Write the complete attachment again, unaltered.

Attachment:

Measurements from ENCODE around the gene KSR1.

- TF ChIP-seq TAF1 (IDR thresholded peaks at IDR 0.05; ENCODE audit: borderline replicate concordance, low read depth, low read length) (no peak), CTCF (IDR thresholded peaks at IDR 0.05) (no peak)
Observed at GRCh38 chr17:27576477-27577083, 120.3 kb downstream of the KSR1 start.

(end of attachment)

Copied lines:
Measurements from ENCODE around the gene KSR1.

- TF ChIP-seq TAF1 (IDR thresholded peaks at IDR 0.05; ENCODE audit: borderline replicate concordance, low read depth, low read length) (no peak), CTCF (IDR thresholded peaks at IDR 0.05) (no peak)
Observed at GRCh38 chr17:27576477-27577083, 120.3 kb downstream of the KSR1 start.